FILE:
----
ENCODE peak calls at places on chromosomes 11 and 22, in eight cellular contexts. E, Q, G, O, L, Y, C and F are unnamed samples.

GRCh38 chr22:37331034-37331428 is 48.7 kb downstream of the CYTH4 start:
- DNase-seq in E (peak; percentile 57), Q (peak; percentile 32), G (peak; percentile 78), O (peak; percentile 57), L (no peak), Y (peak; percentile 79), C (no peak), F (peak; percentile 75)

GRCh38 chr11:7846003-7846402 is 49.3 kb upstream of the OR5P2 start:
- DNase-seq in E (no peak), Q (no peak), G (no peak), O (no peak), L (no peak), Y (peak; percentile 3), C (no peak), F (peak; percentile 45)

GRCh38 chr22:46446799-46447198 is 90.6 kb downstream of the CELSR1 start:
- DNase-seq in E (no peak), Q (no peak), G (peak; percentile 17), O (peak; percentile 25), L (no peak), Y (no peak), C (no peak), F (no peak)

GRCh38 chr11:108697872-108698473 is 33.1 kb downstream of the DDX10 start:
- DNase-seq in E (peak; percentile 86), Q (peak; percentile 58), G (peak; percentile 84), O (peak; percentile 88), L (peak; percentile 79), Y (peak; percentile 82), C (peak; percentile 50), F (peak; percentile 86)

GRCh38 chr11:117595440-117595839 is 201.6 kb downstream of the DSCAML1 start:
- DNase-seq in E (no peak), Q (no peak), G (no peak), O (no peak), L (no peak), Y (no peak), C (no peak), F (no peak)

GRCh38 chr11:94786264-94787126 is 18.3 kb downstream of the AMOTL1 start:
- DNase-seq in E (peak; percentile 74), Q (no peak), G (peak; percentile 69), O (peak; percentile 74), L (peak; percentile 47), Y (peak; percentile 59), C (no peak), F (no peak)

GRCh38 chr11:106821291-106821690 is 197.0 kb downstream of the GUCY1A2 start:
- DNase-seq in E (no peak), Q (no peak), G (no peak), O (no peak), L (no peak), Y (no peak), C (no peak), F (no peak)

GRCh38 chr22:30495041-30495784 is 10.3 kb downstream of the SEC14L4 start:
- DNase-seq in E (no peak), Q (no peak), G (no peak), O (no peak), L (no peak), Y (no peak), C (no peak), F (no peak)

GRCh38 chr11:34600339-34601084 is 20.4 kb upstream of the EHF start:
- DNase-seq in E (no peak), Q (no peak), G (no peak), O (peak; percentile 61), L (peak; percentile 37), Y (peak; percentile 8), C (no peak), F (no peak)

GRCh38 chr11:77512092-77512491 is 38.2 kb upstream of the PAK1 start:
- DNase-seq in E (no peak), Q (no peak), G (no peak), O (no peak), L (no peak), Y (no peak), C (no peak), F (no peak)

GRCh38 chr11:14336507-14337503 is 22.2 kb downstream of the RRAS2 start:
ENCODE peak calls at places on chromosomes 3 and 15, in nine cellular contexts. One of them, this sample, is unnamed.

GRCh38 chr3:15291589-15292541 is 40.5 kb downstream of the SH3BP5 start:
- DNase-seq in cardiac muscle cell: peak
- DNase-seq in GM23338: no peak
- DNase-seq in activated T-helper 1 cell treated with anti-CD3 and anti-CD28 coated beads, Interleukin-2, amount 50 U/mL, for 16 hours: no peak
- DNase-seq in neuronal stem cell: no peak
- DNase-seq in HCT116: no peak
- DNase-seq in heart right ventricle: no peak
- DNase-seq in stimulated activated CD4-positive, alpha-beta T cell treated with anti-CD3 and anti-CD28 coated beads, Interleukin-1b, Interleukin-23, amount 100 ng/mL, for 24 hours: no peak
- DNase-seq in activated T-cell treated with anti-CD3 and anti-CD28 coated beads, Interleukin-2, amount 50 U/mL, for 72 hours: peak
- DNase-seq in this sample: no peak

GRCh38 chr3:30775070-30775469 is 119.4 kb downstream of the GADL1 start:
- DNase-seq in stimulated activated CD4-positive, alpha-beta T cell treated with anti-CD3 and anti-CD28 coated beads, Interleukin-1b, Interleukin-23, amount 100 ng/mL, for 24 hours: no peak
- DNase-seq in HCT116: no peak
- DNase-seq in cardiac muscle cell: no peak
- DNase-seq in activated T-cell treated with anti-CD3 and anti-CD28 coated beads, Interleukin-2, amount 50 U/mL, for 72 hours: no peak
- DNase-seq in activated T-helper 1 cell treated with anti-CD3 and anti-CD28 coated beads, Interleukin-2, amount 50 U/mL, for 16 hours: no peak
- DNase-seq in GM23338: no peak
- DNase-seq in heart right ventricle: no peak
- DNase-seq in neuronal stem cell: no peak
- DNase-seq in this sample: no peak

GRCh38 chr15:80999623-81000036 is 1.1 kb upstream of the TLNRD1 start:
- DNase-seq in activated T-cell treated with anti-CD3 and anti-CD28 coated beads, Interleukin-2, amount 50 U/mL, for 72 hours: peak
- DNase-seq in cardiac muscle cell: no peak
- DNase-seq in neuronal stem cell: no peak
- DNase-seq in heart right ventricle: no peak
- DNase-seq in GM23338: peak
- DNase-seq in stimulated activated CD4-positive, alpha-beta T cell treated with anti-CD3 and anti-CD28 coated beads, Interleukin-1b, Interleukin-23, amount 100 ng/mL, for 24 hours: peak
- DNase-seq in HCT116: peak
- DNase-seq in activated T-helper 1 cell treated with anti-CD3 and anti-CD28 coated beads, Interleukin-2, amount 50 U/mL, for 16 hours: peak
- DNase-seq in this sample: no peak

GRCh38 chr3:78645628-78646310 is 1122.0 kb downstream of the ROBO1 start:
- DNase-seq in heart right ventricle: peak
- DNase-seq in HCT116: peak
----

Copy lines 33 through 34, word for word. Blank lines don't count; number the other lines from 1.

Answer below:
- DNase-seq in this sample: no peak

GRCh38 chr3:30775070-30775469 is 119.4 kb downstream of the GADL1 start: